Exercises You Should Be Doing: Hollow Position Plate Rotation
Like many of you I have been watching the Rio Olympics and often picking my jaw up from off the floor witnessing the feats of power, speed, agility, and artistry that many of the athletes display.
Whether it’s watching Usain Bolt float to the finish line or shaking my head in disbelief as Katie Ledecky almost laps the competition during the finals, it’s impressive to watch and witness years of dedication and hard work culminate into a two-week span of giving a shit about sports I never knew existed.1
As is the case every four years, much of our attention (and jaw droppiness) is fixated on the seemingly physics defying feats all the gymnasts showcase.2
Simone Biles would be exhibit #1.
To put it bluntly, she is a superb athlete and is raising the bar to standards we’ve never seen before. However, to be fair, what gymnasts as a whole are able to do seems better suited for The Matrix than real life. It’s just, you know, Simone is a real-life Trinity.
There’s no way any of us mere mortals can emulate what they do. Right?
Right. You are correct. No one is impressed by your shirtless somersault.
You may be surprised, though, that one of the most traditional “introductory” movements that most gymnasts learn on day #1 is one of the best (and most underrated) core/abdominal exercises everyone can perform; and should perform. Even you.
It doesn’t require a ton of skill nor two easy payments of $19.99. All you need is your own body and some attention to detail.
The Hollow Body Hold
I wrote about the Hollow Body Hold (and how it can be used to help women get better at doing chin-ups/pull-ups) HERE. It’s a wonderful way to teach trainees what it means to attain full-body tension, as well as helping to drive home some context (on the floor) of what needs to happen if or when someone is ready to hang from a bar.
NOTE: I think you should totally read the entire article linked above, but I’ll post the video here too. But only because because I know most you have the attention span of that dog from the movie Up (and because I love you).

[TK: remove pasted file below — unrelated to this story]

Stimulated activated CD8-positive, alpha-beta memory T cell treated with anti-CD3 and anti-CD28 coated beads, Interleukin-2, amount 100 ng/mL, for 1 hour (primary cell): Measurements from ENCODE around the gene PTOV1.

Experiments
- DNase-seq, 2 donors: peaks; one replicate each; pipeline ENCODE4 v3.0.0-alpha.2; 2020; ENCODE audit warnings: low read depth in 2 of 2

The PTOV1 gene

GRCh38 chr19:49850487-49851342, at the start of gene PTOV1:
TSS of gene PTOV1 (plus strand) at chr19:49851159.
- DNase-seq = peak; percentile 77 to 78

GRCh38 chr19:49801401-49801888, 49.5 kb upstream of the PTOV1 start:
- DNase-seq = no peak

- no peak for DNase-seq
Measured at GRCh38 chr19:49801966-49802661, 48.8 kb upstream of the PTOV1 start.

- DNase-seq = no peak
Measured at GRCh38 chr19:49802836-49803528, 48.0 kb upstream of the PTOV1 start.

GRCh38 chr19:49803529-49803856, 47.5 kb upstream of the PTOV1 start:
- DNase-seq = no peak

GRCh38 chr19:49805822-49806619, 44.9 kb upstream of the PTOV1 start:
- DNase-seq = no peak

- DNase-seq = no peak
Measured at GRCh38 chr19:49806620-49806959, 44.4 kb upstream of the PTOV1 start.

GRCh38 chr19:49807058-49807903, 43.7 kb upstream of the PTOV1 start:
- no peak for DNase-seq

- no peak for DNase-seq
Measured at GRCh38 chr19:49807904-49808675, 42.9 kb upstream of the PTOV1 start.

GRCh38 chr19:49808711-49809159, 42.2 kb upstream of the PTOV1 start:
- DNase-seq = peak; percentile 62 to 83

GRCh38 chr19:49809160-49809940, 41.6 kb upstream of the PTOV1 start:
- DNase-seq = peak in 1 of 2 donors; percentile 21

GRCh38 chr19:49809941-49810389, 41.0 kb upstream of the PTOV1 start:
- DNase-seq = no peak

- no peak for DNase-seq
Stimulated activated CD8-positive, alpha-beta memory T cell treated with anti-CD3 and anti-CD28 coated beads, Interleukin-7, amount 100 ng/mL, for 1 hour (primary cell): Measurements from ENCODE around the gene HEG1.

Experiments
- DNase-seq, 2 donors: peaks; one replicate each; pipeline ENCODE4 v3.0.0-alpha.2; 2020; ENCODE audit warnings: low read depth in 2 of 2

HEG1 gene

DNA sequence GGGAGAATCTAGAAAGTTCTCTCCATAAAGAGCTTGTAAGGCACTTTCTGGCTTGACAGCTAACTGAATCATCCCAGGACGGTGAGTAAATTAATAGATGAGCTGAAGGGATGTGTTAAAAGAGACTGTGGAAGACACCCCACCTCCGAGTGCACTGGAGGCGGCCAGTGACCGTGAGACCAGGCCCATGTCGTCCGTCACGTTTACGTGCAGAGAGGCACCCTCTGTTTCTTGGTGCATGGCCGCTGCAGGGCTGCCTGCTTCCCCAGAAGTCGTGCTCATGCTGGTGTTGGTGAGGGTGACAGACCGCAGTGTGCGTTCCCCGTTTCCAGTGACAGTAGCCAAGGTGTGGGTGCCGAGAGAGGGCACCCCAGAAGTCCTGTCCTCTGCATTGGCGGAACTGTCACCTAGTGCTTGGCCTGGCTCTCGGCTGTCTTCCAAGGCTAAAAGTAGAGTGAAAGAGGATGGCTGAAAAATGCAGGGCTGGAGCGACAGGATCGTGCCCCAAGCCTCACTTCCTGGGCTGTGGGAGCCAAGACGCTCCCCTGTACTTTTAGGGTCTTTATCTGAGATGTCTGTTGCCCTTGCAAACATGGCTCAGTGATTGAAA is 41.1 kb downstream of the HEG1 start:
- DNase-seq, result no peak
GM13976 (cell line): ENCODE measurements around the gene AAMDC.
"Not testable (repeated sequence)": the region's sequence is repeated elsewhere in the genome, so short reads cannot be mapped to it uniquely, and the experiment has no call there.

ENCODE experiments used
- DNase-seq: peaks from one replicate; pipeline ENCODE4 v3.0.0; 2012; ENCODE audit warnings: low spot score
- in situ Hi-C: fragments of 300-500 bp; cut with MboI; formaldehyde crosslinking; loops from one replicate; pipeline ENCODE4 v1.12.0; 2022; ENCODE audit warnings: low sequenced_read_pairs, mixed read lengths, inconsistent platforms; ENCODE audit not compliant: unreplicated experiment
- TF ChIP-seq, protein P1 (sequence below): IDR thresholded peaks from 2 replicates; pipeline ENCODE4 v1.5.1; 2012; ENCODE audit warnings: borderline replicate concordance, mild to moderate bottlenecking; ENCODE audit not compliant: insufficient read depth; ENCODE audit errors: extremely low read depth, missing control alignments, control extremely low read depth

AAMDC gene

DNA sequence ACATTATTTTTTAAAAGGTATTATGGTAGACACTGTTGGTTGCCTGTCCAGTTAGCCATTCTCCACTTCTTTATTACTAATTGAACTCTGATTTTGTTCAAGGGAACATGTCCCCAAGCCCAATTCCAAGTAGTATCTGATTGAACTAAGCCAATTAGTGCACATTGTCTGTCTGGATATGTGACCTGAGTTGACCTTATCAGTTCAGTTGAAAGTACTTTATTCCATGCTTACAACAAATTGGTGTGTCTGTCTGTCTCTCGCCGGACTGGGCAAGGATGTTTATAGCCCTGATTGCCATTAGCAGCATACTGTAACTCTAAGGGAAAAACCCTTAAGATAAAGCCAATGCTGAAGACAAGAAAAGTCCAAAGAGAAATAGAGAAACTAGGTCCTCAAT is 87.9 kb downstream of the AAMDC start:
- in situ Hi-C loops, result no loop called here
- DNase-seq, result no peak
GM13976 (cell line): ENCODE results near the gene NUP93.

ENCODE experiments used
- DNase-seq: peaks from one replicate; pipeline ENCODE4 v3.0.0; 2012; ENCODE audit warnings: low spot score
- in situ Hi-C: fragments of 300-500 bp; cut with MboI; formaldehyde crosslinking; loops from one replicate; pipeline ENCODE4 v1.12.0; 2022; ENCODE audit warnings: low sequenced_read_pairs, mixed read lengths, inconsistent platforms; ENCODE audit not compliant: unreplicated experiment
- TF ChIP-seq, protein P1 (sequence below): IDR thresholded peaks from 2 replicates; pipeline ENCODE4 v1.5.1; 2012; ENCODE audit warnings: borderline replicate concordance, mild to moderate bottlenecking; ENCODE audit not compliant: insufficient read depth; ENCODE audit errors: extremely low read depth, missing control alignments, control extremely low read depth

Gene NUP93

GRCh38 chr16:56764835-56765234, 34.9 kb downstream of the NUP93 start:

Hollow Hold = body tension. This is key. As Men’s Health fitness advisor, BJ Gaddour, notes:
“The hollow-body hold allows you to properly transfer force from your upper body to your lower body without any energy leaks. The stronger and more stable you are in this position, the more power you’ll have when squatting, throwing, pushing, pulling, jumping, hitting, kicking, or sprinting.”
For most, the regular ol, “vanilla” hollow hold will be more than enough. However, if you’re interested in upping the ante try this other variation:
Hollow Position Plate Rotation
Who Did I Steal It From: the happiest person on Earth, Jen Sinkler.
What Does It Do:
makes you hate life takes all the benefits of the original hollow hold, but now adds the challenge of keeping the torso “engaged” while in the presence of movement.
Key Coaching Cues: begin by assuming the “v” position as with any standard hollow hold and lower to a position you’re able to maintain. Press feet/ankles together! While holding a pair of 2.5-5 lbs. plates you’ll rotate each in as large of an arc as you can handle – starting overhead – without deviating from position.
Of course, the contraindication here – in terms of total ROM – is whether or not one has ample shoulder flexion to begin with. Those with limited ROM can still perform this exercise, but will need to be aware of compensatory patterns (excessive forward head posture, losing lower back position on bench).
Assuming a green light, try to cue yourself “palms up” in both the top and bottom positions. This will make it a little more shoulder friendly (less narrowing of acromion space and help drive a little more scapular posterior tilt).
Much like Jen, I like to shoot for higher reps on this exercise – anywhere from 10-30 total repetitions – and to ensure each is performed in a controlled manner. I.e., once you enter “it looks like you’re having an epileptic seizure territory” you should stop there.
Give it a try and let me know what you think.